William Gilley (1787 - 1791) Thomas Metcalf (1814 - 1860s), J T Eltringham (1864 - 1913), Middle Dock Engineering Co.
Types built here:
Customers (Not Exhaustive):
Wood, Iron, Steel
The first record of this yard in use was with William Gilley in 1787.
Gilley was in partnership with William Oswell until a year later, when Gilley continued solo. Little is known of him apart from the fact he went bankrupt in 1791 and proceeded to let out the yard in 1791. Thomas Metcalf was in control of the yard from 1814. Little is known about him, but he produced an extensive number of wooden rigged vessels between the 1810s and the 1860s. It was known as the Stone Quay as it used to be used to ship limestone from Cleadon and Fulwell. It was later the location of the Shields salt pans but redeveloped by the 1800s. By the 1860s it passed over to the more well known Joseph Eltringham.
Eltringham was born around Prudhoe, and joined his father at the Stone Quay in 1864 after working at Palmers, Hebburn. The dock absorbed the smaller Metcalf Dock, where workmen would passed over the closed lock gates to reach both yards. Joseph Toward Eltringham rose up the ranks in the business and took on the business relatively young in his 20s.
It was in 1878 the company formally bought the Metcalf Yard and fully reconstructed it to produce the Eltringham complex. Much of his work up to 1890 would be sub-contracted from Rennoldson's. It was mainly tugs and smaller vessels, but later expanded into fishing vessels - trawlers and drifters. The yard at this era is shown on the 1890s map with a significant graving dock and bordered by a number of pubs. This includes the Scarborough Castle, aptly where many of Eltringham's customers were based. Many of the Clyde Shipping Co. tugs were also constructed here, as well as for various railway companies and ports around Britain.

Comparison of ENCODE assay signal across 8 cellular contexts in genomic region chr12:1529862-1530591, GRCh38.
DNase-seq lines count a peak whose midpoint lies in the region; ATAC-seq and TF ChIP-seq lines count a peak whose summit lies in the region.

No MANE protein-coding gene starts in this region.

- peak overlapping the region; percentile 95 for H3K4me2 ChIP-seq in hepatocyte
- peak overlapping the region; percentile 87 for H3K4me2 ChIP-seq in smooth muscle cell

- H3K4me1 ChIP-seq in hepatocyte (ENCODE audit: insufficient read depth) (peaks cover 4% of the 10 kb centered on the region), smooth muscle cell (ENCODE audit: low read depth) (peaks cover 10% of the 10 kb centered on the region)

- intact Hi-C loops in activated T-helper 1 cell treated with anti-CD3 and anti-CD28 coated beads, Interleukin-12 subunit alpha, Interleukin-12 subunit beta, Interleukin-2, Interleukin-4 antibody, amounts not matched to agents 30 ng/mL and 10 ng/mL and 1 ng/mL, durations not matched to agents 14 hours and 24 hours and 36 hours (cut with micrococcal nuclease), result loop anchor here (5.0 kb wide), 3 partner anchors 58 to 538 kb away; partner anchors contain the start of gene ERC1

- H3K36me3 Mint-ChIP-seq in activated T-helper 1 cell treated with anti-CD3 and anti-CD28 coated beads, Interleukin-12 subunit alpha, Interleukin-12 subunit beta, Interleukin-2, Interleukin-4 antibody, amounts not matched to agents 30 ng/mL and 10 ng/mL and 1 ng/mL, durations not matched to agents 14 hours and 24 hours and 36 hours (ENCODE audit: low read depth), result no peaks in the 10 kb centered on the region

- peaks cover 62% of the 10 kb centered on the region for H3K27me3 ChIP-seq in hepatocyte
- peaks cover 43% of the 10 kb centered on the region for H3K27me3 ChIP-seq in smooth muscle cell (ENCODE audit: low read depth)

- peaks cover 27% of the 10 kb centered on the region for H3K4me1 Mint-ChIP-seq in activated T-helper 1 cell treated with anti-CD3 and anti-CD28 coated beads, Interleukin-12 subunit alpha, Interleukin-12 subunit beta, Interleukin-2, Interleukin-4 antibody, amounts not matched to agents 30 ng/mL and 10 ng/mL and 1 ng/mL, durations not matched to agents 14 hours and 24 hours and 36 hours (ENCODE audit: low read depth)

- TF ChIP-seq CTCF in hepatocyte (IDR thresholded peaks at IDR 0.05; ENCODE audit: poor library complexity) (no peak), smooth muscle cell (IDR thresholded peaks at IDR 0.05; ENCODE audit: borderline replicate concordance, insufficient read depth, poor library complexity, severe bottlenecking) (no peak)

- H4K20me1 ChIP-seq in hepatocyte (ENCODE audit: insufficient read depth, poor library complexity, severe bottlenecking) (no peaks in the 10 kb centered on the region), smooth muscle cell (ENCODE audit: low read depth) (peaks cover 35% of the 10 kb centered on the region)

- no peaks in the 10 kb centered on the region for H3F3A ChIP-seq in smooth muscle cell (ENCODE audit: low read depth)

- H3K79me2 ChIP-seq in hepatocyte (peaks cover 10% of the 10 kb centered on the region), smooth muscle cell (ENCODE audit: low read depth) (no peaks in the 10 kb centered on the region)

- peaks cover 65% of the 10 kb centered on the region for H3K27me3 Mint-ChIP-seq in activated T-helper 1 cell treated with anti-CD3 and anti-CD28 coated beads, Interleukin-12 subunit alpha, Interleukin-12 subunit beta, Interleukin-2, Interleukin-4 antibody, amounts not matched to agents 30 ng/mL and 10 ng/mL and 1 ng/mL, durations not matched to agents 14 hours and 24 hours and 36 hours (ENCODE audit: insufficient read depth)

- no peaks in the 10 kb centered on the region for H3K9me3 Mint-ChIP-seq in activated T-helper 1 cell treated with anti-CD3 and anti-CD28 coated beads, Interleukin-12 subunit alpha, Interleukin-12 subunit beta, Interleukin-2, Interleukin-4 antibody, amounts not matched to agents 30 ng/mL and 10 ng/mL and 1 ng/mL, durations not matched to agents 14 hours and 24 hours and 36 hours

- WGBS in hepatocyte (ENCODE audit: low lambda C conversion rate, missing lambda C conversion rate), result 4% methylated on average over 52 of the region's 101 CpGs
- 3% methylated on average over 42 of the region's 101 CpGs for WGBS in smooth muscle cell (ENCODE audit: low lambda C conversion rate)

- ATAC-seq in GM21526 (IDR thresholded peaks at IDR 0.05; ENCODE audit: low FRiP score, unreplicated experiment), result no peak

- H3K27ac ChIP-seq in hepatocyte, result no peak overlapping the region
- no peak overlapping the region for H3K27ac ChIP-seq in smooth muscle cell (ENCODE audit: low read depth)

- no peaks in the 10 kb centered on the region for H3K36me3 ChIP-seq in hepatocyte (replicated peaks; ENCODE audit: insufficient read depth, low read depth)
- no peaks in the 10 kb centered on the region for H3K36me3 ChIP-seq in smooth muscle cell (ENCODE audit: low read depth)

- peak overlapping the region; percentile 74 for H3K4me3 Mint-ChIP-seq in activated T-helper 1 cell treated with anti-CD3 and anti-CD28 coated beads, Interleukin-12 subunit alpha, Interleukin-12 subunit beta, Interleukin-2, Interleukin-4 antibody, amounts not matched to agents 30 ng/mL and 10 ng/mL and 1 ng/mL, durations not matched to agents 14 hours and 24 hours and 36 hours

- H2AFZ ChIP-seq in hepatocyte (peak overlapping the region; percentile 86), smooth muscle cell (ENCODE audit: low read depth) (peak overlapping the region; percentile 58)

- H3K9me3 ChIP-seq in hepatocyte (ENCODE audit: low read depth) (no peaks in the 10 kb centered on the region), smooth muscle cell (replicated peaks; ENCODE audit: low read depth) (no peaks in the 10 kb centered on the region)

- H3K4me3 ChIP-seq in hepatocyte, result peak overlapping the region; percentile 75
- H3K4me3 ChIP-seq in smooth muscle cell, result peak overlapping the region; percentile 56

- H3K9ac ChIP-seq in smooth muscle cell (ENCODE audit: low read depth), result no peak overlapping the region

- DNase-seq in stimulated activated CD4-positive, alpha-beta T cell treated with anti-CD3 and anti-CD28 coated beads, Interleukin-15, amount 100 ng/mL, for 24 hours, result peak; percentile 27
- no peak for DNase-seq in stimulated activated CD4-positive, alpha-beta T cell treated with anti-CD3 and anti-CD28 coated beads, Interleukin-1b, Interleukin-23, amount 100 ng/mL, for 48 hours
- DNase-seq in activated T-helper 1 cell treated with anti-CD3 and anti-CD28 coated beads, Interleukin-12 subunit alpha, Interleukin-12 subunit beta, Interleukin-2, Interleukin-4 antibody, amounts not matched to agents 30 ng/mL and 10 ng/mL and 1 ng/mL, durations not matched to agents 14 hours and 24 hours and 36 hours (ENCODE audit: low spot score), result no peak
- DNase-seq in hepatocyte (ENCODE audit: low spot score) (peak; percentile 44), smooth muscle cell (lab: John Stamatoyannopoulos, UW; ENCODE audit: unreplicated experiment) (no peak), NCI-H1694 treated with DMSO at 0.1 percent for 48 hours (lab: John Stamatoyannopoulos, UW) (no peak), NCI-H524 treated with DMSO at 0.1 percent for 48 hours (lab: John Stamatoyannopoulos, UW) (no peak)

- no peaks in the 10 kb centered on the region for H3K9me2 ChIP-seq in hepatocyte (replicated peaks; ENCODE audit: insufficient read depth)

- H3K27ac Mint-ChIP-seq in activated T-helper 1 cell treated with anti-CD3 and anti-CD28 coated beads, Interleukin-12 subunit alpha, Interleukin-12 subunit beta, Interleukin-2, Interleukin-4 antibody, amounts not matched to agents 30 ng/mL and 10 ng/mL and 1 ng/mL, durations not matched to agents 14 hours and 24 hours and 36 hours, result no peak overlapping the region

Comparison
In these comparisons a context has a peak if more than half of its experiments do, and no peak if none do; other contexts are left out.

Nearly 160 tugs were built here, and with the size of the business by the 1900s land was purchased at Willington Quay. The Eltringham's headquarters soon moved over there after formally opening in the February of 1914. The Stone Quay Yard was acquired by the Middle Dock Engineering Co. to construct their fourth dry dock, which at the time was the second largest on the Eastern coast beyond London.
This dock is still extant alongside the others. One is being infilled due to pollution while three are remaining in situ around the new residential developments as of 2023.
Ordnance Survey, 1896
Have we missed something, made a mistake, or have something to add? Contact us
Historic Environment Records
Durham/Northumberland: Keys to the Past
Tyne and Wear: Sitelines
HER information as described above is reproduced under the basis the resource is free of charge for education use. It is not altered unless there are grammatical errors.
Historic Maps provided by